Sweet Valley Citrus Expansion Could Stall

Josh McGillCold Hardy, freeze

Trees in the Sweet Valley Citrus region have been in high demand in recent years. Plantings of satsuma mandarins and other citrus varieties have steadily risen the past few years in Georgia, Alabama and North Florida.

Sweet Valley Citrus
A satsuma grove in North Florida
(Photo by P.C. Andersen)

That steady climb is expected to stall this year, however.

Following the Christmas freeze event that rattled the industry in the Southeast in December 2022, growers are expected to take a wait-and-see approach with either expanding their farming operations or joining the industry as first-time growers.

“People now are straddling the fence, saying they want to see how severe the freeze killed back trees. Are we going to survive it? I think people are just going to sit and watch and see how much is going to be cut back and how much they’re going to respond to it,” said Clay Lamar. His family owns and operates 1 DOG Ventures, a citrus nursery in Sale City, Georgia, and Florida Line Nursery, located just north of Monticello, Florida.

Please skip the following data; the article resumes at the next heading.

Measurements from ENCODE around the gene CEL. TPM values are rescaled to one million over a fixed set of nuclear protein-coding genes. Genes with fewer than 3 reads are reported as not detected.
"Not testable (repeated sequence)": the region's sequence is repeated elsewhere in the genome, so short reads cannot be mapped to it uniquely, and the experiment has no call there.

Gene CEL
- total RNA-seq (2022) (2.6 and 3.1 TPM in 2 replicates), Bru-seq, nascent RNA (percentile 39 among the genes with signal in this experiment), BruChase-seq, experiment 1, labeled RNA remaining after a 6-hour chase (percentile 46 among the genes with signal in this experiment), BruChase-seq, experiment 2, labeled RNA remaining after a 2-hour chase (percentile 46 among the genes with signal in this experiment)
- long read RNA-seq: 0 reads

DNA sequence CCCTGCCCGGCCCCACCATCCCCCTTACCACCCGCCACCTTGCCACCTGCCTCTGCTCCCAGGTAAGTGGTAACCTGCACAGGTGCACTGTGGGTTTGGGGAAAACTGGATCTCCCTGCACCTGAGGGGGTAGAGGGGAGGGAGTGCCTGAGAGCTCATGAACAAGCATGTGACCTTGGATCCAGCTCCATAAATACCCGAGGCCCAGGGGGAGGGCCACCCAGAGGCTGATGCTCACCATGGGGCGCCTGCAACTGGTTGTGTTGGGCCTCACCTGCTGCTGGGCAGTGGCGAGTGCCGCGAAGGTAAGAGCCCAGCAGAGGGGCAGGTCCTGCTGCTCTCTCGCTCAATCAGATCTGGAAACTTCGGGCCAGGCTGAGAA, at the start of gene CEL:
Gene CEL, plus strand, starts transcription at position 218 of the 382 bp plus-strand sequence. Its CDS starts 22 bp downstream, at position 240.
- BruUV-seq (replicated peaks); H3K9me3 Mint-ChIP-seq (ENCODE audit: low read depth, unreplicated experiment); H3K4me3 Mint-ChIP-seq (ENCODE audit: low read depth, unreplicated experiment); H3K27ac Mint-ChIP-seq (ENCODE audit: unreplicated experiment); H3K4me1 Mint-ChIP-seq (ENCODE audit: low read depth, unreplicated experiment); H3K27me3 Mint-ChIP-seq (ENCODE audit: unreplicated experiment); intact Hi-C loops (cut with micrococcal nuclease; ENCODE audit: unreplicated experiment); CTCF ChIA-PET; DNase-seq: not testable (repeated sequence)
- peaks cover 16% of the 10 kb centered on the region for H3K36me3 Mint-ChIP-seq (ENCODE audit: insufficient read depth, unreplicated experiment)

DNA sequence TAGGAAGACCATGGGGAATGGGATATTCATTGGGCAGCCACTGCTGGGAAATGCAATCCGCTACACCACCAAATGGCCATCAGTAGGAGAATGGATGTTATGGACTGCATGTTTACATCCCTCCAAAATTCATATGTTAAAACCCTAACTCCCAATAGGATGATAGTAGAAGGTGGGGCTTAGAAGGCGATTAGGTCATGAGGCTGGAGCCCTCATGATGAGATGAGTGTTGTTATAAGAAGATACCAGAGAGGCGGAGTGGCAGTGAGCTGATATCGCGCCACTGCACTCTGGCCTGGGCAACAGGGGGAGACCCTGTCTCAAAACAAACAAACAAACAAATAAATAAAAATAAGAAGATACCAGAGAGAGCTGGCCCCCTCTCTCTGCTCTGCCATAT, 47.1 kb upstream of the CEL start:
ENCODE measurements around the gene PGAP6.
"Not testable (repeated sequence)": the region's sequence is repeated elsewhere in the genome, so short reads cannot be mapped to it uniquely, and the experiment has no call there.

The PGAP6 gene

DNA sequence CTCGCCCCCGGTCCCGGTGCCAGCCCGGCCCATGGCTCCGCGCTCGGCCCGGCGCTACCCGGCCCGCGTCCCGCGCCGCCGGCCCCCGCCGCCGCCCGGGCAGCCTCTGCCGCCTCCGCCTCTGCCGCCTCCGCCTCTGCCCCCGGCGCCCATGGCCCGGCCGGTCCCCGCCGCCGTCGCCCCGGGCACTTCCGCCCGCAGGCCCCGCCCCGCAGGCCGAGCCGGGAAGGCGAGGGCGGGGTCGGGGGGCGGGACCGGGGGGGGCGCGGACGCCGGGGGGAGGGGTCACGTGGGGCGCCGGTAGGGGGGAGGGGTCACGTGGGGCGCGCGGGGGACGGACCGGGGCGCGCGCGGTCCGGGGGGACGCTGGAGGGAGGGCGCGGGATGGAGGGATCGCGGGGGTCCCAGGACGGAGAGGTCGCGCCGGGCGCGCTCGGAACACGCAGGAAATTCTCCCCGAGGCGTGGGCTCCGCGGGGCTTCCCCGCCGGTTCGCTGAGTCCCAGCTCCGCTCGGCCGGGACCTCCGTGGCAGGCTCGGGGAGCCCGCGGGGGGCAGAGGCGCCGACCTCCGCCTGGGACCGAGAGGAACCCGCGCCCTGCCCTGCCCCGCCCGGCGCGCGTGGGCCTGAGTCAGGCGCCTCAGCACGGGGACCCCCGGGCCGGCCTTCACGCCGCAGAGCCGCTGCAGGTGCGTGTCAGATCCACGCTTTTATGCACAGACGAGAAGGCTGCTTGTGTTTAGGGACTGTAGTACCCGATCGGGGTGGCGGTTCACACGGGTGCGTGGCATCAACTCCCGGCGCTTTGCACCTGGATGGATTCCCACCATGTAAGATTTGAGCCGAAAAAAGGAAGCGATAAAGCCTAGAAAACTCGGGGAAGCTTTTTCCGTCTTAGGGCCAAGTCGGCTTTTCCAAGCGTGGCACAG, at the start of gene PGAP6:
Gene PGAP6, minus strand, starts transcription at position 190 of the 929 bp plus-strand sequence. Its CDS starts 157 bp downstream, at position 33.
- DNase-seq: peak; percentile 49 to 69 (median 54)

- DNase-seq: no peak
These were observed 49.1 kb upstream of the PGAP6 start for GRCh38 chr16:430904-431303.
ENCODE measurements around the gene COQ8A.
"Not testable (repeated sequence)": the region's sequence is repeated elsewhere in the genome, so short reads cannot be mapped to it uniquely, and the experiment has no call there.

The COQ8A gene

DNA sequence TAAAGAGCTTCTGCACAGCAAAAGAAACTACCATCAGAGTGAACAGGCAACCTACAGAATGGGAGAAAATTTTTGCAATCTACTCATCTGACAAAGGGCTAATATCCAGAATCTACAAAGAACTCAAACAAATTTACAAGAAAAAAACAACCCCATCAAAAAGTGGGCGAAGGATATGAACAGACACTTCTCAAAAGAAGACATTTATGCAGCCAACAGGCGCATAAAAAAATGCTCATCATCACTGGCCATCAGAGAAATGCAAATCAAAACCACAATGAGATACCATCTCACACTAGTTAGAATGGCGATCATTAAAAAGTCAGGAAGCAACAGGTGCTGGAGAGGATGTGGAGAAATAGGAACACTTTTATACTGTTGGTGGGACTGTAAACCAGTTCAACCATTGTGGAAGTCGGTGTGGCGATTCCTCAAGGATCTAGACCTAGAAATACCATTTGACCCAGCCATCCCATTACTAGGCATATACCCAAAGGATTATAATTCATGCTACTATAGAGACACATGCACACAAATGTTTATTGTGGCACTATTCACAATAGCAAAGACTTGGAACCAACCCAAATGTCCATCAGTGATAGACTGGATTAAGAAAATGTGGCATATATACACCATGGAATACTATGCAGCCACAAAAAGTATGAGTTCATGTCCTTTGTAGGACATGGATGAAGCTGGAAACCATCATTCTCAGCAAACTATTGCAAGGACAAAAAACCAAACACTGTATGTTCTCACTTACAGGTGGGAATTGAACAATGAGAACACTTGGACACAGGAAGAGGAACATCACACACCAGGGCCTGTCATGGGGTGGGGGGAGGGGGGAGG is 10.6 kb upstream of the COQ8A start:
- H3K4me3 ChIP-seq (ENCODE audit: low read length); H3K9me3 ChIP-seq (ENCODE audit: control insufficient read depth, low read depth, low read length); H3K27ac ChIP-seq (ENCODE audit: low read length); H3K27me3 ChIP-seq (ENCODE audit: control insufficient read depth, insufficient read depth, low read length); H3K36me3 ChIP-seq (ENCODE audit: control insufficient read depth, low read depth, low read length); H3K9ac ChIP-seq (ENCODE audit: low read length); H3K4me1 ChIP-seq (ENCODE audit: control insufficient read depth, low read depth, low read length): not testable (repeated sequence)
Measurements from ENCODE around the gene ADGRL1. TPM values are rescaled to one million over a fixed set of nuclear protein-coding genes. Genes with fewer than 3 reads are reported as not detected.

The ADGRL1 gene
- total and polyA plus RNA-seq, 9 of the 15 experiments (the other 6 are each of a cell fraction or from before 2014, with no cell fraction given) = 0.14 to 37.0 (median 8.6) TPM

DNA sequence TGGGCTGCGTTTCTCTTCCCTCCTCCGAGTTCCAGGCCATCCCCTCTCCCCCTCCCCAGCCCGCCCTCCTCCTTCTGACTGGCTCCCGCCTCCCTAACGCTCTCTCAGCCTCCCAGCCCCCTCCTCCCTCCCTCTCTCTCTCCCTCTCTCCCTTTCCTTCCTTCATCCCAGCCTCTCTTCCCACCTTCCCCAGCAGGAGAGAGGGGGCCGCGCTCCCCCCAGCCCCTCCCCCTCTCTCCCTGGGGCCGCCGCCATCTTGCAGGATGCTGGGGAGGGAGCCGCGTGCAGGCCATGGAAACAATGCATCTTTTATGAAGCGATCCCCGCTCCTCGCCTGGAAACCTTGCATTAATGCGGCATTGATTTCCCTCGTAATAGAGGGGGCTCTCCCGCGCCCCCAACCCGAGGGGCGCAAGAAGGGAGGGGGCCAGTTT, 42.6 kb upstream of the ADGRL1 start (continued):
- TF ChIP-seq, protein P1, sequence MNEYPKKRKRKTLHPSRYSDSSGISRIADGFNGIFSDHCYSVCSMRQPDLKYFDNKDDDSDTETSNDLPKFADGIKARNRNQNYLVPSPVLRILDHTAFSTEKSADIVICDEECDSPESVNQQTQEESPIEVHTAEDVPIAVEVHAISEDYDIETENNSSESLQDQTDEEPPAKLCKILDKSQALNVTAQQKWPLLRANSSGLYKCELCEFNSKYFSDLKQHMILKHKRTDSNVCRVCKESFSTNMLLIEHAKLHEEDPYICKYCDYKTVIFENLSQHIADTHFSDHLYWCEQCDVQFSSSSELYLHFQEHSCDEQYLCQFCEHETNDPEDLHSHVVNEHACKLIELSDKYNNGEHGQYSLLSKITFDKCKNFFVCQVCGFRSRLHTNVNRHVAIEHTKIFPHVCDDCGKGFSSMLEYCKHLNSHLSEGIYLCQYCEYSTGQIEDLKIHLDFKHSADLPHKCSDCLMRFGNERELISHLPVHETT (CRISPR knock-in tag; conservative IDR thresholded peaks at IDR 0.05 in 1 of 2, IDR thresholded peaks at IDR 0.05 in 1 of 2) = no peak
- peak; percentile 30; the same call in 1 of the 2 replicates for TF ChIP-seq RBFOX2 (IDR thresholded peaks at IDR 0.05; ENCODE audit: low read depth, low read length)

This is in contrast to what he had experienced in previous years. “Demand was just steadily increasing, year after year,” Lamar said. “More and more people were seeing that we can do this. We can grow citrus here.”

Lamar was one of numerous citrus growers and industry members who attended the recent University of Florida Institute of Food and Agricultural Sciences Citrus Health Forum in Quincy. The forum focused on production in North Florida and the southern regions of Alabama and Georgia.

Various citrus varieties thrive in the Sweet Valley Citrus region. Satsuma mandarins comprise approximately 80% of the area’s citrus production. Others varieties include Tango, Shiranui, Cara Cara, Kishu, grapefruit and lemon. All were at risk, however, when subfreezing temperatures occurred during Christmas week. Lamar said his own trees fared pretty well.

Jonathan Oliver, University of Georgia assistant professor and small fruits pathologist, believes an exact understanding of the freeze impact will not be known for another couple of months.